Issue 1024 • December 31, 2018
Welcome to another fabulous edition of RV Travel’s Daily Tips newsletter. Here, you’ll find helpful RV-related, and small-space living, tips from the pros, travel advice, a handy website of the day, our favorite RVing-related products and, of course, a good laugh. Thanks for joining us. We appreciate your readership.
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Five tips for a safer downgrade trip
1. DO: Pay attention to road signs. When you see a mountain grade warning sign, prepare to change your driving habits. Get into the slow lane and let other drivers pass you while you ease off the gas pedal. 2. DON’T: Keep your foot on the brakes. Apply firm pressure to slow down a few miles per hour, release your brakes, then move on to downshifting. 3. DO: Downshift into a lower gear. Your goal is to be at least 10 miles-per-hour below posted speed limits. 4. DON’T: Let your transmission rev up too high. Sometimes downshifting into a lower gear when you’re going too fast will cause your transmission to rev up too high, which can also cause damage. That’s when using your RV’s brakes makes sense. Once again, apply firm but brief brake pressure until your transmission returns to safer operating levels. 5. DO: Put your ego aside, look for pull-outs and let others pass. From doityourselfrv.com.
Dealing with the smell that won’t go away
There are occasions when there’s an unpleasant odor that just won’t seem to go away from your RV. Here’s a “final option” idea from rvtailgatelife.com: “You’ve probably seen these satchels on Pinterest, as I did. I decided to test out this little project with some of the leftover laundry boosters after I washed the sheets. The little mesh organza wedding bags … are filled with the laundry booster and then left inside the RV. I have put a couple of them around the RV: one hangs from a hat hook over the sofa (see picture) for maximum air circulation, and another in the over-the-door organizer in the intersection between the kitchen, the bathroom, and the closet. They do work to provide a pleasant scent without overpowering the small space.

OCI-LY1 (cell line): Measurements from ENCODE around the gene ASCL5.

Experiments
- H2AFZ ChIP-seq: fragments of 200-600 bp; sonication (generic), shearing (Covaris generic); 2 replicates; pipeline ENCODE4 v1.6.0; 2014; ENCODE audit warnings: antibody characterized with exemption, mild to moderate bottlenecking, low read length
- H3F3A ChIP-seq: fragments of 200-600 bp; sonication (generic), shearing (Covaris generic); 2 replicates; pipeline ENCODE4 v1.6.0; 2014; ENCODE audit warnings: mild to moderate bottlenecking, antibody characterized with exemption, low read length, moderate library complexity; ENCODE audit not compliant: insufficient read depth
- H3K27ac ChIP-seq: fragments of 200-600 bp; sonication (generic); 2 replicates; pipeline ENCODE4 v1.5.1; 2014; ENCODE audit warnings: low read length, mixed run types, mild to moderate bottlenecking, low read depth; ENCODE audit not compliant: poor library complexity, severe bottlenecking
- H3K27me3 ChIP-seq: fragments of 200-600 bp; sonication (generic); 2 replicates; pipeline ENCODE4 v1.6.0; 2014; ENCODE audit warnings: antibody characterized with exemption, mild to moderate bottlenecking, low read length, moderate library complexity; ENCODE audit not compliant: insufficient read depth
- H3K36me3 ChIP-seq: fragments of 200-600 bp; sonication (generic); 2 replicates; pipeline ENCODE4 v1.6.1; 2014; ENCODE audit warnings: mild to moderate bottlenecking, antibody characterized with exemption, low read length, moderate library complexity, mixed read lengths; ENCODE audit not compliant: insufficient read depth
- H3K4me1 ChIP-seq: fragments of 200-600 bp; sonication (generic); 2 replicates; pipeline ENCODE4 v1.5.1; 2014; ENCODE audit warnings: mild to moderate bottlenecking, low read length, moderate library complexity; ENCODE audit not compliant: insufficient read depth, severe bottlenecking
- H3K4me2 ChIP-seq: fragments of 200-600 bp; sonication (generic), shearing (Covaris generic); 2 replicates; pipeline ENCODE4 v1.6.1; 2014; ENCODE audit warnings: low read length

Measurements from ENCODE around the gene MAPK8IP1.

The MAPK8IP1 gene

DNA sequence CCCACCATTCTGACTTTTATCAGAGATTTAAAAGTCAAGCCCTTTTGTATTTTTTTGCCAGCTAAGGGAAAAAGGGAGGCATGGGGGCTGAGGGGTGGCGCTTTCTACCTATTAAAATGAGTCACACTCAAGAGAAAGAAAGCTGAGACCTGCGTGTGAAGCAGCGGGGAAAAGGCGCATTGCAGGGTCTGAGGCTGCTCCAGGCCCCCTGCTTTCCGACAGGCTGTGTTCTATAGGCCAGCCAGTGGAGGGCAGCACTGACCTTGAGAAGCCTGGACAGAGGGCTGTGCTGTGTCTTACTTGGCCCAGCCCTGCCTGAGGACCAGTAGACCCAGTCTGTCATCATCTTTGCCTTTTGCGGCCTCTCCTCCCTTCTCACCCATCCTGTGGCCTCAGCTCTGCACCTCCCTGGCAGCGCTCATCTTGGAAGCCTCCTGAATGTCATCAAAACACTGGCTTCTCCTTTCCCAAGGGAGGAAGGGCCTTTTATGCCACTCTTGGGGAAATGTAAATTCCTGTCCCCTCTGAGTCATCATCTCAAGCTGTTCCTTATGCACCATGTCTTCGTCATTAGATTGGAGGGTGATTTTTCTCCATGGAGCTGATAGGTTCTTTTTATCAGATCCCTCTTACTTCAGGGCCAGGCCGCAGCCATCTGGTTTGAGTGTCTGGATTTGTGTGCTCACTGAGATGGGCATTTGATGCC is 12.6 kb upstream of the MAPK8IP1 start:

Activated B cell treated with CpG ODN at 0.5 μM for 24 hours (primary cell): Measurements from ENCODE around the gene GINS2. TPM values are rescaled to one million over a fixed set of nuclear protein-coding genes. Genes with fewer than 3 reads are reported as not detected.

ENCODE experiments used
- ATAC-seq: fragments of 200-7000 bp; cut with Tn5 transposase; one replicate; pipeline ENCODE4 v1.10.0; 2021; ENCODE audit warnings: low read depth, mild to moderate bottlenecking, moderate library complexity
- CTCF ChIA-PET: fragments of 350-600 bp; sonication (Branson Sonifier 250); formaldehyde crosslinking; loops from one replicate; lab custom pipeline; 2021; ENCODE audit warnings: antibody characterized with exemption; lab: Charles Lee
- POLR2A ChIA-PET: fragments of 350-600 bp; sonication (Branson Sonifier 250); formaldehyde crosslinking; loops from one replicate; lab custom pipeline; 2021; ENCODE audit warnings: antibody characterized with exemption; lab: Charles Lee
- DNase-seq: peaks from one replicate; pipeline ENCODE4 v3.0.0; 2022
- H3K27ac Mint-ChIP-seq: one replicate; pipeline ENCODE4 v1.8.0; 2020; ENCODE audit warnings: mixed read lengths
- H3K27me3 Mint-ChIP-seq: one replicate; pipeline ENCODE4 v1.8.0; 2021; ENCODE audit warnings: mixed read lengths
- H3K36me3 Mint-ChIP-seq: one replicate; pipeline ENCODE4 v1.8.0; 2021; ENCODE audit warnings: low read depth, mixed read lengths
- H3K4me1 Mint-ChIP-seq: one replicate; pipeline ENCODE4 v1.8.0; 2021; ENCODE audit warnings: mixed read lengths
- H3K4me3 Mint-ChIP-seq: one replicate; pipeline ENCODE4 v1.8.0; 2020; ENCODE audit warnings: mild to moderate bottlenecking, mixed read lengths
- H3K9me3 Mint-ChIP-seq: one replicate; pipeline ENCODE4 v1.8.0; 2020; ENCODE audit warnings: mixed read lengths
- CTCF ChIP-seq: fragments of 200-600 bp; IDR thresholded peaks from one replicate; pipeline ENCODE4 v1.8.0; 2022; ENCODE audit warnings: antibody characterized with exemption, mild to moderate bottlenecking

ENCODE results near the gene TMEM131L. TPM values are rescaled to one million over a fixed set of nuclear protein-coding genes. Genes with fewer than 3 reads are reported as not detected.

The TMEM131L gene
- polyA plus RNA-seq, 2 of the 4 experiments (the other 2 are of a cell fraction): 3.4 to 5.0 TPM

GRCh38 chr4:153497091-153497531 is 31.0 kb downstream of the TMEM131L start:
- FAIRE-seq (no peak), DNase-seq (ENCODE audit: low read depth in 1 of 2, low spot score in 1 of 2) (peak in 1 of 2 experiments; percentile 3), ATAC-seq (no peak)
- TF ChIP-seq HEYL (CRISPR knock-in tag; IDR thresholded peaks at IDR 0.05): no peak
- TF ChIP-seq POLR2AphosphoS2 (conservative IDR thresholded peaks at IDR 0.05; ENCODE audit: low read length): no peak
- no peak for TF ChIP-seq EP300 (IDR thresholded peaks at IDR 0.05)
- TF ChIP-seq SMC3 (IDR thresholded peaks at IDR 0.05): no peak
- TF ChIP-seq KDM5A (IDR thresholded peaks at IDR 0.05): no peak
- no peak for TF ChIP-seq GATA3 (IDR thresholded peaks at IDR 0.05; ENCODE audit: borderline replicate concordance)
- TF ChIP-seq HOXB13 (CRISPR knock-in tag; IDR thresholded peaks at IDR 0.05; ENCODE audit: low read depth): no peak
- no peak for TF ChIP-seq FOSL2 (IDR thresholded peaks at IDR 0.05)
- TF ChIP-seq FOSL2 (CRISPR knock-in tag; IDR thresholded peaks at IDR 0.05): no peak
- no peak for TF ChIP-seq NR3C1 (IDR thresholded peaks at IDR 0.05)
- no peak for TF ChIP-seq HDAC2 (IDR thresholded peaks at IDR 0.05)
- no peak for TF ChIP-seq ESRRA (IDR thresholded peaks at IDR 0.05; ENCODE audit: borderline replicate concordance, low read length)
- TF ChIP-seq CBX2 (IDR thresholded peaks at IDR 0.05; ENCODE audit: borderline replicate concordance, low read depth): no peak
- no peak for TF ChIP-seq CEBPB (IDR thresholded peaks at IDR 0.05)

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MORE QUICK TIPS
Waste valve out of reach? Build a reach extender!
Ever wish RV designers were forced to use their own products? Might make life a bit easier! For example, how about a waste dump valve located under your slide-out? You end up crawling under the slide to dump the tank – yuck! Here’s a trick from loveyourrv.com that “extends” your reach: “A simple yet effective solution. I bought a section of PVC plumbing pipe and notched out the end in such a way that I can now open and close the galley waste valve from a distance.” Here’s another trick for its use: “Add a line on it at the point where your slide extends too. Now you can use it when arriving at the campground to see if it’s safe to open the slide without hitting anything.”
More heat for the basement (storage)
Reader Seann Fox noted our suggestion on using 100-watt incandescent light bulbs to keep the basement storage area from freezing in cold weather. Will those old-style bulbs remain available in the future? A good question, but he writes, “I found using a 75-watt infrared heat lamp also known as a Peppa lamp or a breeder’s lamp is just as good and those are going to remain on the market because their main thing is to produce heat.” Thanks, Seann!
Your opinion wanted:
Is a traditional or convection oven best in an RV?
Do you have a tip? Send it to Russ (at) rvtravel.com
WEBSITE OF THE DAY
Here are the top 25 strangest New Year’s Eve traditions from around the globe. Apparently, in Spain, if you can manage to stuff 12 grapes in your mouth at midnight you’ll have good luck for the rest of the year.
Do you prefer to sleep in total darkness or have some light? Click here to vote.
LEAVE HERE WITH A LAUGH
On New Year’s Eve, a woman stood up in the local pub to make an announcement. She yelled to the crowd, “It’s time to get ready. Every husband here must be standing next to the one person who made his life worth living!” Well, as you can imagine, it was very embarrassing. As the clock struck midnight, the bartender was almost crushed to death.
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RV Daily Tips Staff
Editor and Publisher: Chuck Woodbury. Managing editor: Diane McGovern. Staff writer: Emily Woodbury. Contributing writers: Russ De Maris, Bob Difley, Gary Bunzer, Roger Marble, Mike Sokol, Greg Illes, J.M. Montigel and Andrew Robinson. Advertising coordinator: Gail Meyring. Marketing director: Jessica Sarvis. IT wrangler: Kim Christiansen.
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Everything in this newsletter is true to the best of our knowledge. But we occasionally get something wrong. We’re just human! So don’t go spending $10,000 on something we said was good simply because we said so, or fixing something according to what we suggested (check with your own technician first). Maybe we made a mistake. Tips and/or comments in this newsletter are those of the authors and may not reflect the views of RVtravel.com or this newsletter.
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